If that wasn’t enough, Jesus takes it another step further. In his famous Sermon on the Mount, He says this,
“You have heard that it was said to those of old, ‘You shall not murder, and whoever murders will be in danger of the judgment.’ But I say to you that whoever is angry with his brother without a cause shall be in danger of the judgment. And whoever says to his brother, ‘Raca!’ shall be in danger of the council. But whoever says, ‘You fool!’ shall be in danger of hell fire.” – Matthew 5.21-22
“You have heard that it was said to those of old, ‘You shall not commit adultery.’ But I say to you that whoever looks at a woman to lust for her has already committed adultery with her in his heart.” – Matthew 5.27-28
It is difficult for me to read those verses and not be humbled. It is hard to hear that and hold my head upright, as if I have any level of righteousness. I am not just guilty of breaking the letter of the Law, I am guilty of breaking the spirit of the Law. I am guilty of breaking the heart at the centre of the Law. And Jesus points out that even the most holy and righteous people of His day were guilty of the same. Though they didn’t kill anyone, they thought about murder and imagined how they would destroy their enemies, even brothers. Though they didn’t sleep with another man’s wife, they most certainly thought about it, dreamt about it. And by doing so, they broke the commandments, they disobeyed God’s Law.
The Law points out that we are a broken and sinful people. We are not righteous in our following the Law. Trying to accomplish the do’s and avoiding the don’t’s does not make us sinless, because we can’t do it. Not that God has set unfair standards, but in our selfishness and our pride, we decide that we want to do things our way. The Law shows us that we are an unholy, unrighteous people.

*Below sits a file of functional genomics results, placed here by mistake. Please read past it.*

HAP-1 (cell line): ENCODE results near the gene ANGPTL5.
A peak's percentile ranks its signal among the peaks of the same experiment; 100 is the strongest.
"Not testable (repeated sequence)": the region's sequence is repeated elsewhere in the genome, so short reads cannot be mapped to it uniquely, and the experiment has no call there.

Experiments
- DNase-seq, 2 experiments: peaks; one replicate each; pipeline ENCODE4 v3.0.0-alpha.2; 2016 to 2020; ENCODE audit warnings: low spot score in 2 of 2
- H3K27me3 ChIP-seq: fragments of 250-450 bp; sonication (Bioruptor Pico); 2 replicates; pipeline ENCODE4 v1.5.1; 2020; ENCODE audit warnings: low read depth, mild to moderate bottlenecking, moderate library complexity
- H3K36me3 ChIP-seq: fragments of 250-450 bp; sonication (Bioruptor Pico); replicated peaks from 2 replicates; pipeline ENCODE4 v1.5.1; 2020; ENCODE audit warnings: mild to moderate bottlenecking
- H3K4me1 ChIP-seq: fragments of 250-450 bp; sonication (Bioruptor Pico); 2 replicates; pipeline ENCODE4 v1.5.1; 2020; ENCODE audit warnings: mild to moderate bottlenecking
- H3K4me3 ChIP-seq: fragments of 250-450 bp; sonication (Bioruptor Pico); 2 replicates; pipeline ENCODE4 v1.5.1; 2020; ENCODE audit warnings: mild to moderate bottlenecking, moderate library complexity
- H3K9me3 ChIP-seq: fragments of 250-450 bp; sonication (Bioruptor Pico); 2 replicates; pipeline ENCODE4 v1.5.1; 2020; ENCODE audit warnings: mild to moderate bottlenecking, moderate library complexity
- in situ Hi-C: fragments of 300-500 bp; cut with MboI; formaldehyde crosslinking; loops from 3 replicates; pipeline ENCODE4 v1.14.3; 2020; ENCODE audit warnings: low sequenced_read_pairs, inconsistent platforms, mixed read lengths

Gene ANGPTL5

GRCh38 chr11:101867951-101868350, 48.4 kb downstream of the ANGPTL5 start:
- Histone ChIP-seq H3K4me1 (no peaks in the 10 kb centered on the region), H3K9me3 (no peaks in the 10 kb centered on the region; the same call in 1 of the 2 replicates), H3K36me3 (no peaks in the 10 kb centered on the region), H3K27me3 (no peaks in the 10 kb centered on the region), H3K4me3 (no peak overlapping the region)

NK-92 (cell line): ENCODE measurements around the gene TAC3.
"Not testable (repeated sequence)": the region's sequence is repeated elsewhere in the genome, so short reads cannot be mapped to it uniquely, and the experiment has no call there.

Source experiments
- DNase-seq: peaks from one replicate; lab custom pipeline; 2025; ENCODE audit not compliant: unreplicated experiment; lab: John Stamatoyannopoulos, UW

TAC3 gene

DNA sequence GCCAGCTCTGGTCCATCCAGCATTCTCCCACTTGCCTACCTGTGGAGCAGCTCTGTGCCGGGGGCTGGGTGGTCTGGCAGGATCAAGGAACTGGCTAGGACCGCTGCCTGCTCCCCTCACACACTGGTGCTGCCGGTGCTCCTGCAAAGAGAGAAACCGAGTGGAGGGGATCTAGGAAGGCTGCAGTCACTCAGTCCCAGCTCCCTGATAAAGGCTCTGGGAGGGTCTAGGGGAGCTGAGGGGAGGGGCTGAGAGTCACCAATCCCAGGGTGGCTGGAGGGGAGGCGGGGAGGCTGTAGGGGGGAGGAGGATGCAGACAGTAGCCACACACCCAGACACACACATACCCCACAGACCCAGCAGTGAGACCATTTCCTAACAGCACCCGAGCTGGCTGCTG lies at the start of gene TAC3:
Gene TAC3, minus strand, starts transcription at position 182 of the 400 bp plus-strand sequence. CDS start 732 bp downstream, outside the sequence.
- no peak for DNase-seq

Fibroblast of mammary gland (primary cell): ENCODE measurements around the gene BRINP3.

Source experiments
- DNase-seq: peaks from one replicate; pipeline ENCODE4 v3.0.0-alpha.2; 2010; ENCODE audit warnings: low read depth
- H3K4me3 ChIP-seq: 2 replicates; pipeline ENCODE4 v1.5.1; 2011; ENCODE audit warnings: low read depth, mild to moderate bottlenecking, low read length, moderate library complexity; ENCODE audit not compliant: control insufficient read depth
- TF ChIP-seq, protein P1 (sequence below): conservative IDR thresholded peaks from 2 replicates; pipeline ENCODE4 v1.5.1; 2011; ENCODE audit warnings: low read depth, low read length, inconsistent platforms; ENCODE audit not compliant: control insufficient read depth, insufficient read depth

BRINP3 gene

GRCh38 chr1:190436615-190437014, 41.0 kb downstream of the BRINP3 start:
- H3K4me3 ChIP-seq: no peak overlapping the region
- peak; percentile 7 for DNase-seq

Leaving it at that, humanity seems to be stuck. We can’t obey the Law without failing and turning it into something that segregates and divides, something that elevates some by their own righteousness and crushes others by their lack of righteousness. Because we can’t obey the Law perfectly, we become fully aware of the fact that we are broken. We do not have it all together. We are in desperate need of help.
But who will help us? Who can obey the Law without making it legalistic?
Enter Jesus and the Love Bugs.
(I realize that this is not the complete answer to your questions Katie. Once I got started, this blog kept getting bigger and bigger. This is simply Part One of Four. There will be more of your questions addressed in Part Two, Three, and Four.)
Thanks for reading this guys and gals.
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Grace and Peace be with you.